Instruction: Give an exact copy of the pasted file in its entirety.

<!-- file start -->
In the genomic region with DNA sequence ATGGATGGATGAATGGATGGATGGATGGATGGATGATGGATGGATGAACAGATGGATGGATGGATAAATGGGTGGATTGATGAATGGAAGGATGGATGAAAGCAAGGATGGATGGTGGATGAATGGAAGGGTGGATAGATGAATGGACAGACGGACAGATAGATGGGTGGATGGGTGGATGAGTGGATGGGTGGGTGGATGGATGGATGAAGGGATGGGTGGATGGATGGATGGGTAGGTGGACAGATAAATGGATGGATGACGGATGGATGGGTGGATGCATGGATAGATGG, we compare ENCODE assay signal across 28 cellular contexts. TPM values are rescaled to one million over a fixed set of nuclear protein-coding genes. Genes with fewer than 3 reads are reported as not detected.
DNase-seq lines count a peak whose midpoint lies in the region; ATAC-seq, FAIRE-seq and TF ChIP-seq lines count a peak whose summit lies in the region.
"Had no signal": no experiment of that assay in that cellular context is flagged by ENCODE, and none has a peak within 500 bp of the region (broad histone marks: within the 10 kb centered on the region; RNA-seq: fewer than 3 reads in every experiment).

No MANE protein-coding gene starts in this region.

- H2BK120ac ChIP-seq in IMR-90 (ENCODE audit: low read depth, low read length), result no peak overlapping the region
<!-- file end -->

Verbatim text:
In the genomic region with DNA sequence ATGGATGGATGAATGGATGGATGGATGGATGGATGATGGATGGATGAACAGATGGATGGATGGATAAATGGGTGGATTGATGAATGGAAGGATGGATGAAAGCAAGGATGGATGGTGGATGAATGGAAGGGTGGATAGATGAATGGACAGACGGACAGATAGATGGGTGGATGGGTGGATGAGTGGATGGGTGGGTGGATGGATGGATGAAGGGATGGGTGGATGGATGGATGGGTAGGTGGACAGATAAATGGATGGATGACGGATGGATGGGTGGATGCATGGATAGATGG, we compare ENCODE assay signal across 28 cellular contexts. TPM values are rescaled to one million over a fixed set of nuclear protein-coding genes. Genes with fewer than 3 reads are reported as not detected.
DNase-seq lines count a peak whose midpoint lies in the region; ATAC-seq, FAIRE-seq and TF ChIP-seq lines count a peak whose summit lies in the region.
"Had no signal": no experiment of that assay in that cellular context is flagged by ENCODE, and none has a peak within 500 bp of the region (broad histone marks: within the 10 kb centered on the region; RNA-seq: fewer than 3 reads in every experiment).

No MANE protein-coding gene starts in this region.

- H2BK120ac ChIP-seq in IMR-90 (ENCODE audit: low read depth, low read length), result no peak overlapping the region